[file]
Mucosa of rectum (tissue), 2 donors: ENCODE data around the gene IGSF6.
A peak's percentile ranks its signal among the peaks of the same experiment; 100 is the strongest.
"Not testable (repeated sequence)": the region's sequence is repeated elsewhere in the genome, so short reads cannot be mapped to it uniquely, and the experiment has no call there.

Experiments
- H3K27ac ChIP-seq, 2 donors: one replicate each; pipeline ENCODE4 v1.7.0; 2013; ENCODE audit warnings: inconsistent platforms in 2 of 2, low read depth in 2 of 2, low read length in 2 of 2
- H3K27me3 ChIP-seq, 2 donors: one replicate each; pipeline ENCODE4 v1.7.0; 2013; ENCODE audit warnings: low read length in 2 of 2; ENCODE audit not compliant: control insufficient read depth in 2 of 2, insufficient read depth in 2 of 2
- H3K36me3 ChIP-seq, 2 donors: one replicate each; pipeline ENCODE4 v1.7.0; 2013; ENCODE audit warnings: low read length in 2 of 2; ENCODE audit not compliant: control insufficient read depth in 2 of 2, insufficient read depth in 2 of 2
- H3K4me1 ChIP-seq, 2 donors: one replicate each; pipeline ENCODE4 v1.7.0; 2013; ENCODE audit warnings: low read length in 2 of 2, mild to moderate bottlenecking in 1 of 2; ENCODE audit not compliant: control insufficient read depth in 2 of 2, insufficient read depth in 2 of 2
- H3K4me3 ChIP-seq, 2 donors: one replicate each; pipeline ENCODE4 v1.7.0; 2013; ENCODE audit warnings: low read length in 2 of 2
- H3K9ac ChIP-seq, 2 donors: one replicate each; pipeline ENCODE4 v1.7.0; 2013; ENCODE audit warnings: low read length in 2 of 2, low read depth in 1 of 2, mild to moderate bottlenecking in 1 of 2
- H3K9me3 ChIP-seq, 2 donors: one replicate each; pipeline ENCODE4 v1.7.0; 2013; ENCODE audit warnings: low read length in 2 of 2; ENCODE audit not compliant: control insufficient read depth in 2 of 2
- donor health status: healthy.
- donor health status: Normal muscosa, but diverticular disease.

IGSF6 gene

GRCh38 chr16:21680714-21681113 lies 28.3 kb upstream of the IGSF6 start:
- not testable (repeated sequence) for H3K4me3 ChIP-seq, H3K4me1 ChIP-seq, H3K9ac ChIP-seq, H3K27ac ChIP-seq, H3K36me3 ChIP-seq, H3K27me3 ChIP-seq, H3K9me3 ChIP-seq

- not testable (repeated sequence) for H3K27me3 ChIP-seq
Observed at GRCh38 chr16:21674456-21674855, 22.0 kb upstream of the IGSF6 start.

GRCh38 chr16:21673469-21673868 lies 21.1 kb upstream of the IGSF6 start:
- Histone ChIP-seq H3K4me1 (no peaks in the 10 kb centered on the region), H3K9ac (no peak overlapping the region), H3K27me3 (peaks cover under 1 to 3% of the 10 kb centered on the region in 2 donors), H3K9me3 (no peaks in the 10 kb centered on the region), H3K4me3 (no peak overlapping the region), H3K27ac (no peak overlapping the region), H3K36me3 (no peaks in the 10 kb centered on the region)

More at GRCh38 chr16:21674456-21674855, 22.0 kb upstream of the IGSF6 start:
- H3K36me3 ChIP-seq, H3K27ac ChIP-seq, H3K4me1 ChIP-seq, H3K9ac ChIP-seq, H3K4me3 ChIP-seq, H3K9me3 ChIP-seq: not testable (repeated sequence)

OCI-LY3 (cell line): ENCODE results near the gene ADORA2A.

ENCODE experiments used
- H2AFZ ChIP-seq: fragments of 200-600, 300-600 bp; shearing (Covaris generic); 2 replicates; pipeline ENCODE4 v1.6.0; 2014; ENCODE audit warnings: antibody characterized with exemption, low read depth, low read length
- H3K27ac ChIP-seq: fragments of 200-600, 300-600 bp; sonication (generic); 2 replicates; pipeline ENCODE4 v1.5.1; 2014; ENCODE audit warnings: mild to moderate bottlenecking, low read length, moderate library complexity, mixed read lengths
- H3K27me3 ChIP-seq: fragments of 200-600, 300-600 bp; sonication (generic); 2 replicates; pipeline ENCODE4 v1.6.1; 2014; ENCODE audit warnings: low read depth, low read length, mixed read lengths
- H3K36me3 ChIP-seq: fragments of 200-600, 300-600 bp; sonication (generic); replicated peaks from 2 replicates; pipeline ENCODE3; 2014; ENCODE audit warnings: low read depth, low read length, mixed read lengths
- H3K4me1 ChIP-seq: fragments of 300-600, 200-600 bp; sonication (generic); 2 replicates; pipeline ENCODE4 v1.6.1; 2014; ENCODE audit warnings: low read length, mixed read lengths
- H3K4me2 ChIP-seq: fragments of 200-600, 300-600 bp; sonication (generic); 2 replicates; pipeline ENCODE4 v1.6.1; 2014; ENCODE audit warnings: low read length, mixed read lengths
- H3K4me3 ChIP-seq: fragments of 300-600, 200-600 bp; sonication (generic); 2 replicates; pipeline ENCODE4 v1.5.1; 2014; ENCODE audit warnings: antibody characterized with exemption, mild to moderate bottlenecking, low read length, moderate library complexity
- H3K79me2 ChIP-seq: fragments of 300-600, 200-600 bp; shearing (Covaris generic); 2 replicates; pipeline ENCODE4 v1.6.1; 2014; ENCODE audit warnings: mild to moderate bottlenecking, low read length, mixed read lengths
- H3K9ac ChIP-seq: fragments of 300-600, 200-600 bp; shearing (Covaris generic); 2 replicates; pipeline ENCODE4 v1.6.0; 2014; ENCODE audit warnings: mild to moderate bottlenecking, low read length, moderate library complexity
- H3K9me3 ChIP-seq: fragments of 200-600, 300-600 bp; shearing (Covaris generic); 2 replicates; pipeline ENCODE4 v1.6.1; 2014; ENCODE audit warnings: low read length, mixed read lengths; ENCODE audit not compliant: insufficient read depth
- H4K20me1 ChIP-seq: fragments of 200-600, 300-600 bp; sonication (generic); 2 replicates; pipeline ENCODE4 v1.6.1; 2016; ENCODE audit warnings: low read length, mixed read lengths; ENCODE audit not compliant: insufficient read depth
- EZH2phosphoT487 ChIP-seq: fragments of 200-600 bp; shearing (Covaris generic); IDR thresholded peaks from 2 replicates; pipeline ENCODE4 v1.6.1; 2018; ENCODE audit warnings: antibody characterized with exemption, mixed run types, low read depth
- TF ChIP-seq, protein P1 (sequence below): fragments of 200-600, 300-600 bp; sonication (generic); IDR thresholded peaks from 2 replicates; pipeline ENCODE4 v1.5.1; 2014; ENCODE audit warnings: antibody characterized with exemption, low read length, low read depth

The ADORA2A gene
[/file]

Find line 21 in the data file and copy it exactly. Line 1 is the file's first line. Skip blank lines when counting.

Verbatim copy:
More at GRCh38 chr16:21674456-21674855, 22.0 kb upstream of the IGSF6 start: